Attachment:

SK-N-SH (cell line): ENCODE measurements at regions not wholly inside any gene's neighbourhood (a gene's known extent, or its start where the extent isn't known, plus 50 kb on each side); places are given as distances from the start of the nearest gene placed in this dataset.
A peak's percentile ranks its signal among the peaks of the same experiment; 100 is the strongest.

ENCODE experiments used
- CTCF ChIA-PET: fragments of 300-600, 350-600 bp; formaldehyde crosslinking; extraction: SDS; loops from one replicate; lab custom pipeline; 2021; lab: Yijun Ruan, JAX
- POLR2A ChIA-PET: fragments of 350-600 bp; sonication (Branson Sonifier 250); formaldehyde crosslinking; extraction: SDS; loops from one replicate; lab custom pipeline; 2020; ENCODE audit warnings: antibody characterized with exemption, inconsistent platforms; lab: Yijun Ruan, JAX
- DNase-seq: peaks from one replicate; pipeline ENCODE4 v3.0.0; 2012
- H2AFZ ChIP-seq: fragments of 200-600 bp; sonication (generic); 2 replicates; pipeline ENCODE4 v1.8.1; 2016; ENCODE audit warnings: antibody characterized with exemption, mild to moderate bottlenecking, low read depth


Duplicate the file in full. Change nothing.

SK-N-SH (cell line): ENCODE measurements at regions not wholly inside any gene's neighbourhood (a gene's known extent, or its start where the extent isn't known, plus 50 kb on each side); places are given as distances from the start of the nearest gene placed in this dataset.
A peak's percentile ranks its signal among the peaks of the same experiment; 100 is the strongest.

ENCODE experiments used
- CTCF ChIA-PET: fragments of 300-600, 350-600 bp; formaldehyde crosslinking; extraction: SDS; loops from one replicate; lab custom pipeline; 2021; lab: Yijun Ruan, JAX
- POLR2A ChIA-PET: fragments of 350-600 bp; sonication (Branson Sonifier 250); formaldehyde crosslinking; extraction: SDS; loops from one replicate; lab custom pipeline; 2020; ENCODE audit warnings: antibody characterized with exemption, inconsistent platforms; lab: Yijun Ruan, JAX
- DNase-seq: peaks from one replicate; pipeline ENCODE4 v3.0.0; 2012
- H2AFZ ChIP-seq: fragments of 200-600 bp; sonication (generic); 2 replicates; pipeline ENCODE4 v1.8.1; 2016; ENCODE audit warnings: antibody characterized with exemption, mild to moderate bottlenecking, low read depth